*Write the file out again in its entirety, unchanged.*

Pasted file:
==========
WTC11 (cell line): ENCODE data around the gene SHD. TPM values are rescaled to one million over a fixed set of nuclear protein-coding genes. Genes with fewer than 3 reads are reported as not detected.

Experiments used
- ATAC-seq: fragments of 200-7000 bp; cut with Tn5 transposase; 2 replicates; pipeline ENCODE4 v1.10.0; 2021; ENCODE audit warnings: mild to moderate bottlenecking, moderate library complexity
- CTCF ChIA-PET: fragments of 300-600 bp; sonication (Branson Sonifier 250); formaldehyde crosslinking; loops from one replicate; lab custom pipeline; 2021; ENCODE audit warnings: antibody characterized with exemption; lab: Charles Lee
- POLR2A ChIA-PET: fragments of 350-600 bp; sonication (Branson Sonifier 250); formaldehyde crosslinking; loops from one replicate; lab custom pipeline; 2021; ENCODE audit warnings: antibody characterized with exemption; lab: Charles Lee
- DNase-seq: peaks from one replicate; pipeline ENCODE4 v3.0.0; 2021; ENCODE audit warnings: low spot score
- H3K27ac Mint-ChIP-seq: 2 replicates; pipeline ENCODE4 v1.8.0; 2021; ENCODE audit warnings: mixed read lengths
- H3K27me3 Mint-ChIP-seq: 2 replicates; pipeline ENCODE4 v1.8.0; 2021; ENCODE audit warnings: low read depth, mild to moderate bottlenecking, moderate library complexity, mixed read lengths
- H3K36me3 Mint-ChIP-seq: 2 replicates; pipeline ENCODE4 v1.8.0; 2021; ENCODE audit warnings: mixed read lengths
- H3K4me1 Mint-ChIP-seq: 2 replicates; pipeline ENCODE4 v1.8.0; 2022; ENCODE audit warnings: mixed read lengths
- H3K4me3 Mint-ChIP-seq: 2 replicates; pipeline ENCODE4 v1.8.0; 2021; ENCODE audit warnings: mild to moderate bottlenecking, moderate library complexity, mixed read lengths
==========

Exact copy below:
WTC11 (cell line): ENCODE data around the gene SHD. TPM values are rescaled to one million over a fixed set of nuclear protein-coding genes. Genes with fewer than 3 reads are reported as not detected.

Experiments used
- ATAC-seq: fragments of 200-7000 bp; cut with Tn5 transposase; 2 replicates; pipeline ENCODE4 v1.10.0; 2021; ENCODE audit warnings: mild to moderate bottlenecking, moderate library complexity
- CTCF ChIA-PET: fragments of 300-600 bp; sonication (Branson Sonifier 250); formaldehyde crosslinking; loops from one replicate; lab custom pipeline; 2021; ENCODE audit warnings: antibody characterized with exemption; lab: Charles Lee
- POLR2A ChIA-PET: fragments of 350-600 bp; sonication (Branson Sonifier 250); formaldehyde crosslinking; loops from one replicate; lab custom pipeline; 2021; ENCODE audit warnings: antibody characterized with exemption; lab: Charles Lee
- DNase-seq: peaks from one replicate; pipeline ENCODE4 v3.0.0; 2021; ENCODE audit warnings: low spot score
- H3K27ac Mint-ChIP-seq: 2 replicates; pipeline ENCODE4 v1.8.0; 2021; ENCODE audit warnings: mixed read lengths
- H3K27me3 Mint-ChIP-seq: 2 replicates; pipeline ENCODE4 v1.8.0; 2021; ENCODE audit warnings: low read depth, mild to moderate bottlenecking, moderate library complexity, mixed read lengths
- H3K36me3 Mint-ChIP-seq: 2 replicates; pipeline ENCODE4 v1.8.0; 2021; ENCODE audit warnings: mixed read lengths
- H3K4me1 Mint-ChIP-seq: 2 replicates; pipeline ENCODE4 v1.8.0; 2022; ENCODE audit warnings: mixed read lengths
- H3K4me3 Mint-ChIP-seq: 2 replicates; pipeline ENCODE4 v1.8.0; 2021; ENCODE audit warnings: mild to moderate bottlenecking, moderate library complexity, mixed read lengths